In honor of the 45th anniversary of Earth Day, Berkeley will observe Earth Week April 19-25 to raise environmental awareness. But for some Berkeley students, conservation is always a topic on their minds. Two Energy & Resources Group (ERG) students, Daniel Sanchez and Erica Newman, recently earned national recognition for their groundbreaking studies related to climate change.

Daniel Sanchez at a test plot of Giant King Grass — a hybrid energy crop — for a biomass power plant in Nicaragua.
Daniel Sanchez at a test plot of Giant King Grass — a hybrid energy crop — for a biomass power plant in Nicaragua.

Sanchez, a 4th year ERG student who focuses on bioenergy, released a study detailing the positive effects of Bioenergy with Carbon Capture and Sequestration (BECCS) — a technology that converts biomass such as wood and grasses into energy. It then captures the carbon released from the power plant and stores it underground so that it’s not released into the atmosphere. The process creates carbon-negative electricity that could help California meet its goals of reducing carbon emissions by 80 percent by 2050.

This is the first time that scientists have created an in-depth model that looks at the implementation of carbon-negative power plants in Western North America. Scientists have been trying to harness biomass power for centuries, but “using this to create energy at a commercial scale is new,” Sanchez explains. The results from the study were published in Nature Climate Change and were also featured in Vox.

Currently, a lot of biofuel derives from food sources. According to Sanchez, 40% of U.S. corn production goes into creating ethanol, which can be used for fuel. Sanchez was prompted to create the study because of his deep interest in climate change and finding different energy solutions. “We only have so much arable land in our world and the food that we grow on it should primarily be used to feed people,” Sanchez adds.

Sanchez first became interested in climate change while he was conducting energy research as a Chemical Engineering undergraduate at University of Pennsylvania. He enrolled in the ERG program at Berkeley because its interdisciplinary approach allowed him to apply his chemical background to real-world energy issues. After graduation, he’d like to work in federal energy policy and politics to inform energy sector reforms — he notes that carbon reduction will be a necessary incentive for any changes. “Energy touches on all aspects of life,” Sanchez notes.

Erica Newman, a Ph.D. Candidate in ERG.
Erica Newman, a Ph.D. Candidate in ERG.

Erica Newman, a Ph.D. candidate in ERG who researches disturbances in ecosystems, also looks at how climate change impacts ecology. This February she released a study in collaboration with Dr. Robert Lane showing that birds can be major hosts and potential spreaders of Lyme disease in California. Her discovery was written about in the LA Times, the Tech Times, and other national news sites.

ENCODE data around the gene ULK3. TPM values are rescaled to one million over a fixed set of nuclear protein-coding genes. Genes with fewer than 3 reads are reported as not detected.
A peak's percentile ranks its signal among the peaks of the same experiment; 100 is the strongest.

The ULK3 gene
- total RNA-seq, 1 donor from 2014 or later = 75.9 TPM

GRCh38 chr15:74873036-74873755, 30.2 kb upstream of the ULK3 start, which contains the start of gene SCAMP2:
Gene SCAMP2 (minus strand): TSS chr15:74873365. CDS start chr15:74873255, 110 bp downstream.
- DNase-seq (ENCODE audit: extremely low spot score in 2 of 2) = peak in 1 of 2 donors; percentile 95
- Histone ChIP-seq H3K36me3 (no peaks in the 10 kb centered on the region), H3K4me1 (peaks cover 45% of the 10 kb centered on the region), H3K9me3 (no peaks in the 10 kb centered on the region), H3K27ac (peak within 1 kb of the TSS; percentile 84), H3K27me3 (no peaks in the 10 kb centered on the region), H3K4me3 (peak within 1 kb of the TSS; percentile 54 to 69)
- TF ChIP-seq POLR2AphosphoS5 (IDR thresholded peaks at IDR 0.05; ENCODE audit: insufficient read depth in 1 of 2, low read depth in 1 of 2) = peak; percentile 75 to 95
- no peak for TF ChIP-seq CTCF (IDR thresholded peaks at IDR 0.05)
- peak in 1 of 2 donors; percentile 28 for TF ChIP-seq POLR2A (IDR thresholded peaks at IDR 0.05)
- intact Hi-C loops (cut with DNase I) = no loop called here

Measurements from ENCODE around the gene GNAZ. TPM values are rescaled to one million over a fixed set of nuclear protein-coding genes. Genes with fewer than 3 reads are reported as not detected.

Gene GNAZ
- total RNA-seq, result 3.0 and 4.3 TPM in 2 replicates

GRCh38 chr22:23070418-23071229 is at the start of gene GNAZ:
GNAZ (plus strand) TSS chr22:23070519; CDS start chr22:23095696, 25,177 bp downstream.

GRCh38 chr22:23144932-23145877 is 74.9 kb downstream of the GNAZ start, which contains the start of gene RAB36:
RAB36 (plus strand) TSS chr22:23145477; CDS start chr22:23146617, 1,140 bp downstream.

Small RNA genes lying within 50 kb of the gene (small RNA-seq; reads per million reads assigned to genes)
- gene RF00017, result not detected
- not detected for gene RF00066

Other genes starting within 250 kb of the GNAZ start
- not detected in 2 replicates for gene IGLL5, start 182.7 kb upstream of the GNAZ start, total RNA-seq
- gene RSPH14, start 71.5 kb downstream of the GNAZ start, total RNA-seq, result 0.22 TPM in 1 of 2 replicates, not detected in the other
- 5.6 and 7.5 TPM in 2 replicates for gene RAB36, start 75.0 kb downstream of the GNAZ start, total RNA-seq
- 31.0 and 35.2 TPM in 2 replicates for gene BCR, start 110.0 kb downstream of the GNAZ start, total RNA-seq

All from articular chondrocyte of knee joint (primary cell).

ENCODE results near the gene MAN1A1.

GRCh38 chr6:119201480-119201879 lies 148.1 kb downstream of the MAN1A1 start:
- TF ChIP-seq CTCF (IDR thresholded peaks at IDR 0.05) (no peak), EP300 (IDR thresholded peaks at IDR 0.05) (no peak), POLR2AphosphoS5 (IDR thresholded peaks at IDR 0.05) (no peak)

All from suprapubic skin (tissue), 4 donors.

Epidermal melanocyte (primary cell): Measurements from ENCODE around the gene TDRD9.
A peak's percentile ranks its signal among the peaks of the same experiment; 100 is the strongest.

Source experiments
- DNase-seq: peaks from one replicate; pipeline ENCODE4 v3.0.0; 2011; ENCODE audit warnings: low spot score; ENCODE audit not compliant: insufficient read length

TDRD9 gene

“People have a misunderstanding that there’s no Lyme disease in California, although there is,” Newman says. While it’s not as pervasive as on the East Coast, she says that about 300,000 cases of Lyme disease are diagnosed in the country per year.

The study is also significant because it looks at how the habitat of a bird can contribute to its role as a carrier of infectious diseases.

“As the climate changes, we expect birds to be able to spread Lyme disease much more than small mammals, simply because they fly long distances. Birds have the potential to mediate the geographic spread of Lyme disease.”

Newman says that her interest in climate change was her greatest incentive for studying ecological issues. After receiving an A.B. in Physics from Amherst College and an M.S. in Physics from University of Michigan, her passion for ecology led her to work in bird conservation. She admires the songs and histories of birds, and is intrigued that they’re descendants of dinosaurs. While she was conducting fieldwork, the birds’ songs echoed throughout the fields and savannahs. “I love the way that they make an ecosystem come alive for your senses,” Newman says.

She adds that the classes at Berkeley have influenced her perspective on climate change and ecological management practices. “We need to focus on and fund research in ecosystem sciences and ecology if we’re going to have any hope of preserving the species that live on the earth with us,” Newman says. “I feel positive about dedicating my life to these efforts.”

To learn more about events happening around campus during Earth Week, visit the Student Environmental Resource Center website.


Categories: April 2015, Featured, Headlines, Student & Alumni Profiles
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About Melissa Hellmann

Melissa Hellmann is a second-year student at UC Berkeley's Graduate School of Journalism where she's focusing on long-form writing. When she's not writing for GradNews, she enjoys reporting on Asia and human rights issues.